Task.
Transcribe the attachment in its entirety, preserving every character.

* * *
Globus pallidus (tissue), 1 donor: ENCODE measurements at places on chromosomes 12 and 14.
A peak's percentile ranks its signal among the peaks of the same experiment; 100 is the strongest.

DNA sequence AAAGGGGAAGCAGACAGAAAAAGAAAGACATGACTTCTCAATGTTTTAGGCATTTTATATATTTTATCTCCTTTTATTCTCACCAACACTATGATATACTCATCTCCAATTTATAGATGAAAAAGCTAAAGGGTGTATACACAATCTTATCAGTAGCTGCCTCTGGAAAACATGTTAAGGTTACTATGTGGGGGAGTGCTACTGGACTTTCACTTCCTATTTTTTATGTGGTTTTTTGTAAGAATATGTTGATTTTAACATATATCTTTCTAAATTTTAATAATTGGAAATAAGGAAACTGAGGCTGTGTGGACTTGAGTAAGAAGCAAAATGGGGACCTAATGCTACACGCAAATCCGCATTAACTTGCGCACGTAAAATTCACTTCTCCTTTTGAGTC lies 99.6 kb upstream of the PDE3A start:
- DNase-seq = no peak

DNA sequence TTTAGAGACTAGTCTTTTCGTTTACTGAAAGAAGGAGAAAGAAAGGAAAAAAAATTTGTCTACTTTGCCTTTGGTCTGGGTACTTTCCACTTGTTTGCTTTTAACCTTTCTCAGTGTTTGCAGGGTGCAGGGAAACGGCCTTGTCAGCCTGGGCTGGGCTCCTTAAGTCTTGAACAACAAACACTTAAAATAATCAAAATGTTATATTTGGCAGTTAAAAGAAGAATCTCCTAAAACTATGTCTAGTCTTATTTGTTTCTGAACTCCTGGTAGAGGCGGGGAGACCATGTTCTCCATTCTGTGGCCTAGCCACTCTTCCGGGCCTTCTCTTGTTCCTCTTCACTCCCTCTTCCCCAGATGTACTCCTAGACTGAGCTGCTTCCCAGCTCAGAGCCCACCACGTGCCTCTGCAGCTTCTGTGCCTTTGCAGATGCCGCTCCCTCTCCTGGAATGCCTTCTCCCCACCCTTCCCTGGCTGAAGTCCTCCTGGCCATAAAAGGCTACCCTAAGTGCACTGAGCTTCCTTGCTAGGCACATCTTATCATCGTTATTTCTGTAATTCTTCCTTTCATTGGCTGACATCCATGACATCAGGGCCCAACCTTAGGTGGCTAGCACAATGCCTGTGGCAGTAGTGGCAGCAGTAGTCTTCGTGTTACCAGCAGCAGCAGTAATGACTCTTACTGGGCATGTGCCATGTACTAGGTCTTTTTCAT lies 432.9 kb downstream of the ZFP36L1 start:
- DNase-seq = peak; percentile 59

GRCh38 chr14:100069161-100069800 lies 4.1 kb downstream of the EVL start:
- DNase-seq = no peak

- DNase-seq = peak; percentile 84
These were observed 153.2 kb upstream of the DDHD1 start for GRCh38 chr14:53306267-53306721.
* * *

Globus pallidus (tissue), 1 donor: ENCODE measurements at places on chromosomes 12 and 14.
A peak's percentile ranks its signal among the peaks of the same experiment; 100 is the strongest.

DNA sequence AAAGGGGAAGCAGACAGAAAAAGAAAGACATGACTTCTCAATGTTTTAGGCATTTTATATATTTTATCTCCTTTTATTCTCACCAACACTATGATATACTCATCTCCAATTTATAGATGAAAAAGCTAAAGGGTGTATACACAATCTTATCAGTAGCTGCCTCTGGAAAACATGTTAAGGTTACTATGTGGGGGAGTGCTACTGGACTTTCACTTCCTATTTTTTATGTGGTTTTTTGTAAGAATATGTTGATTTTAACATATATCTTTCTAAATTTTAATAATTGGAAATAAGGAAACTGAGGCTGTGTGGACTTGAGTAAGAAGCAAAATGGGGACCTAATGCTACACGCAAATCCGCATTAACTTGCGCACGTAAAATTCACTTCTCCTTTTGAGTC lies 99.6 kb upstream of the PDE3A start:
- DNase-seq = no peak

DNA sequence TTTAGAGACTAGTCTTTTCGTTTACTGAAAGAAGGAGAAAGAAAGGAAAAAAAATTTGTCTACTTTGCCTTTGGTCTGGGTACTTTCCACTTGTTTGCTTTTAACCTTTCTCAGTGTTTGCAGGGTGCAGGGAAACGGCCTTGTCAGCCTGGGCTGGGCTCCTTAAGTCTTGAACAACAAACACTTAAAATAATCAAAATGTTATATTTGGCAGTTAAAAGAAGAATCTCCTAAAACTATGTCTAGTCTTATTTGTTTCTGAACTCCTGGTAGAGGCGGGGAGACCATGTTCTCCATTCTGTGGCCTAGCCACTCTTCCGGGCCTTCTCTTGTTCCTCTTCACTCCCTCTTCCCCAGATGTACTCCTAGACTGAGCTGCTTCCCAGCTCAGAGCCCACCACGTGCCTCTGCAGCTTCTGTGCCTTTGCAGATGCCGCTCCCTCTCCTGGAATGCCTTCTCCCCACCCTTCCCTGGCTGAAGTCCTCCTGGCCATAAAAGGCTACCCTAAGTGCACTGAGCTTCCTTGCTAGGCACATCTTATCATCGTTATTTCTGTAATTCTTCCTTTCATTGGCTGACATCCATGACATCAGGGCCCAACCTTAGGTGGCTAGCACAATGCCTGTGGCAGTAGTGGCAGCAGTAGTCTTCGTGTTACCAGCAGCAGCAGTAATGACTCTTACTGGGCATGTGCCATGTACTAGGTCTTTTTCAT lies 432.9 kb downstream of the ZFP36L1 start:
- DNase-seq = peak; percentile 59

GRCh38 chr14:100069161-100069800 lies 4.1 kb downstream of the EVL start:
- DNase-seq = no peak

- DNase-seq = peak; percentile 84
These were observed 153.2 kb upstream of the DDHD1 start for GRCh38 chr14:53306267-53306721.